Will the Tory right revolt over Lisbon?

Can Cameron avoid another civil war over Europe?

"When the facts change, I change my mind. What do you do, sir?" So ran John Maynard Keynes's celebrated riposte. It is essentially this defence that David Cameron will employ when he breaks his pledge to hold a referendum on the Lisbon Treaty.

He will argue that his promise was made at a time when the treaty was unratified. He will point out that he never promised a retrospective referendum. But it was still foolish of him to use the formulation "cast-iron guarantee" when promising a referendum to Sun readers back in 2007.

The arch-Eurosceptic Bill Cash articulated the thoughts of many on the right of the party when he said:

We need a full referendum on Lisbon as we were promised and as we voted in the House of Commons. No ifs or buts. This is about the government of the United Kingdom operating in line with the democratic wishes of the electorate.

Cameron should be able to ride out grass-roots discontent over Lisbon provided it doesn't spread to the shadow cabinet. In a fascinating column on Sunday, Peter Oborne identified William Hague as the man most likely to take on the Tory leader over Europe. He wrote:

Intellectually formidable, he is a very live alternative prime minister. More dangerously still, he no longer yearns for power and was only persuaded to return to front-line politics with difficulty. There is very little to stop Hague from resigning and, were he to do so, he could scarcely avoid becoming a very powerful focus of resistance to a Cameron premiership.

I would be surprised to see anything but resolute discipline before the next election; the Conservatives can't wait to get their hands back on those red boxes. But should Cameron fail to repatriate economic and social powers once in office, we could see another civil war over Europe.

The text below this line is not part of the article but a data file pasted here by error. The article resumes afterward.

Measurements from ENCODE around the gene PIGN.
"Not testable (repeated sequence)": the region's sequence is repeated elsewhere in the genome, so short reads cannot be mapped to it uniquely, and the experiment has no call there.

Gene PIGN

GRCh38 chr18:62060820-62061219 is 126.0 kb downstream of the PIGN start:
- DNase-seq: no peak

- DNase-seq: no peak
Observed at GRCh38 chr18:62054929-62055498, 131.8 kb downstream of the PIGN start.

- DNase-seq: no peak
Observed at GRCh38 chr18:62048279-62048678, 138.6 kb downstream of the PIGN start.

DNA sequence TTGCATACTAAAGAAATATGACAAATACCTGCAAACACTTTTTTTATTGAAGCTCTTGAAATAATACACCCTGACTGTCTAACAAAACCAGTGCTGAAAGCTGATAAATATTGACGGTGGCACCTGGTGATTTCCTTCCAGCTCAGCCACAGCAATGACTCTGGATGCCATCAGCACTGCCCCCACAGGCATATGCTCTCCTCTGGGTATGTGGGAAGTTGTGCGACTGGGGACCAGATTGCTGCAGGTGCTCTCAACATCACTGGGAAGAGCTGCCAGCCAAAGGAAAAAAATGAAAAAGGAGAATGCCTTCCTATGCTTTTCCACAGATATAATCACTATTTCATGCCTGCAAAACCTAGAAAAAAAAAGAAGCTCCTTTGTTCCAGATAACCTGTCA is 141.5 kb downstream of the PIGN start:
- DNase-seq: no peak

ConservativeHome's Tim Montgomerie writes: "If Britain's relationship with the EU is fundamentally the same after five years of Conservative government, the internal divisions that ended the last Tory period in government will look like a tea party in comparison."

This may look like a piece of dispassionate analysis but it is also a clear threat. Those such as Montgomerie who favour EU withdrawal will maintain their pragmatic support for Cameron's stance only for so long.

George Eaton is political editor of the New Statesman.

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A global marketplace: the internet represents exporting’s biggest opportunity

The advent of the internet age has made the whole world a single marketplace. Selling goods online through digital means offers British businesses huge opportunities for international growth. The UK was one of the earliest adopters of online retail platforms, and UK online sales revenues are growing at around 20 per cent each year, not just driving wider economic growth, but promoting the British brand to an enthusiastic audience.